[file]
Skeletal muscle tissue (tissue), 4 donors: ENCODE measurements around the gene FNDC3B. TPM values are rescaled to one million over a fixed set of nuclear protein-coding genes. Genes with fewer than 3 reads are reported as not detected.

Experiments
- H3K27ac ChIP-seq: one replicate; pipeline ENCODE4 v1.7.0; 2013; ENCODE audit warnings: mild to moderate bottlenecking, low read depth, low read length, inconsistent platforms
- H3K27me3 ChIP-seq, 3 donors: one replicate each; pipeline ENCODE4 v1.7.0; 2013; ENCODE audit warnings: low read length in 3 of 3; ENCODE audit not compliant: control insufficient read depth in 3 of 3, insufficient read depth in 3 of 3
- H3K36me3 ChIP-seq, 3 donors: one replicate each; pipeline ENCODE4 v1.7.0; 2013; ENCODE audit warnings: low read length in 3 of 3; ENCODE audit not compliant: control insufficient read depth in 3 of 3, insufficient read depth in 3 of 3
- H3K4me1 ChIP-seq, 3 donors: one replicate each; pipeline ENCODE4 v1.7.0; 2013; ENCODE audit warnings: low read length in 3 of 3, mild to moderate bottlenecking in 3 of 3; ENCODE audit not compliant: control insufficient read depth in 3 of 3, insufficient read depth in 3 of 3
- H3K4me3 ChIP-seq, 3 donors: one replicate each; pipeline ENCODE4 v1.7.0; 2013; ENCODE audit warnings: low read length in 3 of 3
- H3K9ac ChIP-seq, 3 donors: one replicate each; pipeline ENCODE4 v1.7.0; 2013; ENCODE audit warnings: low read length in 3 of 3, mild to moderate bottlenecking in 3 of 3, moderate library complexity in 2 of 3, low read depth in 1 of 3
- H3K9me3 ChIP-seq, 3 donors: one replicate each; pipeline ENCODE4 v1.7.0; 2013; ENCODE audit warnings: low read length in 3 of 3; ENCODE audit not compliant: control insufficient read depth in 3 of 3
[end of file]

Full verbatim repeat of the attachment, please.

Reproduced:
Skeletal muscle tissue (tissue), 4 donors: ENCODE measurements around the gene FNDC3B. TPM values are rescaled to one million over a fixed set of nuclear protein-coding genes. Genes with fewer than 3 reads are reported as not detected.

Experiments
- H3K27ac ChIP-seq: one replicate; pipeline ENCODE4 v1.7.0; 2013; ENCODE audit warnings: mild to moderate bottlenecking, low read depth, low read length, inconsistent platforms
- H3K27me3 ChIP-seq, 3 donors: one replicate each; pipeline ENCODE4 v1.7.0; 2013; ENCODE audit warnings: low read length in 3 of 3; ENCODE audit not compliant: control insufficient read depth in 3 of 3, insufficient read depth in 3 of 3
- H3K36me3 ChIP-seq, 3 donors: one replicate each; pipeline ENCODE4 v1.7.0; 2013; ENCODE audit warnings: low read length in 3 of 3; ENCODE audit not compliant: control insufficient read depth in 3 of 3, insufficient read depth in 3 of 3
- H3K4me1 ChIP-seq, 3 donors: one replicate each; pipeline ENCODE4 v1.7.0; 2013; ENCODE audit warnings: low read length in 3 of 3, mild to moderate bottlenecking in 3 of 3; ENCODE audit not compliant: control insufficient read depth in 3 of 3, insufficient read depth in 3 of 3
- H3K4me3 ChIP-seq, 3 donors: one replicate each; pipeline ENCODE4 v1.7.0; 2013; ENCODE audit warnings: low read length in 3 of 3
- H3K9ac ChIP-seq, 3 donors: one replicate each; pipeline ENCODE4 v1.7.0; 2013; ENCODE audit warnings: low read length in 3 of 3, mild to moderate bottlenecking in 3 of 3, moderate library complexity in 2 of 3, low read depth in 1 of 3
- H3K9me3 ChIP-seq, 3 donors: one replicate each; pipeline ENCODE4 v1.7.0; 2013; ENCODE audit warnings: low read length in 3 of 3; ENCODE audit not compliant: control insufficient read depth in 3 of 3